Ethics in AI
July 11th, 2019
Since robots and machines have been incorporated into our lives, we have always lived with the question of will the robot rise and take over humans? We see it in films and TV but could it become a possibility one day?
The field of Artificial Intelligence (AI) is growing, rapidly. AI and Machine Learning is becoming a part of our lives, and while at the moment there doesn’t seem to be much of a threat I want to take a look at whether AI can go too far and if there are already warning signs of this happening.
It was only at the beginning of the month that it was reported that Facebook had to shut down its AI bots as they started communicating with each other in their own language. While an AI bot creating a language that appears to be similar to broken English may not cause alarm bells it should. The AI was defying the code it had been programmed with, using machine learning to better understand as it ‘worked’.
This is a huge advancement for AI and machine learning and shows the potential it could have for the future but it has caused concern, especially in the tech world. Professor Stephen Hawking has recently come out warning that AI could one day surpass the intelligence of humans, he also warned of the “real risk of AI” not being malice (as seen in the films) but determination.
“The real risk with AI isn’t malice but competence. A super intelligent AI will be extremely good at accomplishing its goals, and if those goals aren’t aligned with ours, we’re in trouble” – Stephen Hawking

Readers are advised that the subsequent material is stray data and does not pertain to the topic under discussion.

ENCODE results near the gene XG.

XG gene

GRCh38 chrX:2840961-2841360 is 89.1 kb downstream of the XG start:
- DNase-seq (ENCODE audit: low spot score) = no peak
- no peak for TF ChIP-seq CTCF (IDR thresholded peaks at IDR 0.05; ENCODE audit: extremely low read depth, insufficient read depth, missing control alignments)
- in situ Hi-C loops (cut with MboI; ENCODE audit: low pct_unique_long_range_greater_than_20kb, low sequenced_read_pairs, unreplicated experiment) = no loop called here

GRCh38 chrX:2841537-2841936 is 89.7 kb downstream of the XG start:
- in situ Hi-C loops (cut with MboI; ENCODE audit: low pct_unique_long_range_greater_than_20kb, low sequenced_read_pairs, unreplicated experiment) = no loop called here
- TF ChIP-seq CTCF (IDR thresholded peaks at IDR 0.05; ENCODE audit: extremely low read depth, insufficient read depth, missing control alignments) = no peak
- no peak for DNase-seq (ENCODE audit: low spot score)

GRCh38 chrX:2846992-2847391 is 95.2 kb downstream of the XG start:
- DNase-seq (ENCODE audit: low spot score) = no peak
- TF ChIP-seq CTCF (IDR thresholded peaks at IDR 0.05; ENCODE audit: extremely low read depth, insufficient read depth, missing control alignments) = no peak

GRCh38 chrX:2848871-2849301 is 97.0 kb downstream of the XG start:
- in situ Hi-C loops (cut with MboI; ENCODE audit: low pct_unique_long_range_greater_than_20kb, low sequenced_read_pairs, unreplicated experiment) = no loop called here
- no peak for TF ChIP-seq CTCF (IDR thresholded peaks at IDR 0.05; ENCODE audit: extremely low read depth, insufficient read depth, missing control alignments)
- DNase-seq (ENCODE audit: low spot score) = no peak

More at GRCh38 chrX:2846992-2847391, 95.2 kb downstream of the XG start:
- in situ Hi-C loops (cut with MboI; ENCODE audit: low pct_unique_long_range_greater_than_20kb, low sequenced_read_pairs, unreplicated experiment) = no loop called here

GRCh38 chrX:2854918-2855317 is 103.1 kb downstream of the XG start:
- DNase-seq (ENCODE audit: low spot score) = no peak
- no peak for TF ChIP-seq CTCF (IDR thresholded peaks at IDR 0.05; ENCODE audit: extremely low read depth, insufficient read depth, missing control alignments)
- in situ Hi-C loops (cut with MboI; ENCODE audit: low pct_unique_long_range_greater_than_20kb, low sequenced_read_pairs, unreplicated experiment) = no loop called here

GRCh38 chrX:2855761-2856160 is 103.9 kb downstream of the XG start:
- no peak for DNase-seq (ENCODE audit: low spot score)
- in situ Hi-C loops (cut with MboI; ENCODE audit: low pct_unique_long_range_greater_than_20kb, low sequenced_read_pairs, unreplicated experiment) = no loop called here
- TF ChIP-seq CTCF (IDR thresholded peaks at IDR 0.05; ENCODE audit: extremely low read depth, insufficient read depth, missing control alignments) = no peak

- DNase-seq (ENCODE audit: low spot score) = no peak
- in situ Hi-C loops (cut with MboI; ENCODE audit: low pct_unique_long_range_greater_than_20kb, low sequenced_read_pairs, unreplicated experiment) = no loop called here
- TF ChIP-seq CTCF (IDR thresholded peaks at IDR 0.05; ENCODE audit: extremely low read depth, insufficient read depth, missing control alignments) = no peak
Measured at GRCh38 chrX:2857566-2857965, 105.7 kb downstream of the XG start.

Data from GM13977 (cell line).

And it’s not just Professor Stephen Hawking that is concerned, over 100 tech leaders, including CEO of Tesla Elon Musk, have written a letter to the United Nations (UN) warning of “killer robots” and that AI should not be used to manage weaponry. Their concern is that once a robot and AI system has complete control of a weaponry system it could select and engage in warfare without human intervention. Part of the letter reads: “Once developed, they will permit armed conflict to be fought at a scale greater than ever, and at timescales faster than humans can comprehend”.
This seems pretty scary to me and answers my questions about AI going too far! No-one is entirely sure what rate AI is developing, while AI creating its own language and learning all the time doesn’t seem like a massive development (compared to warfare), it certainly doesn’t seem like a far-off future only for the movie screens anymore.
Do you think AI can go too far? Do you think “killer robots” could be in the near future?
This blog was originally published on LinkedIn. To read the original blog click here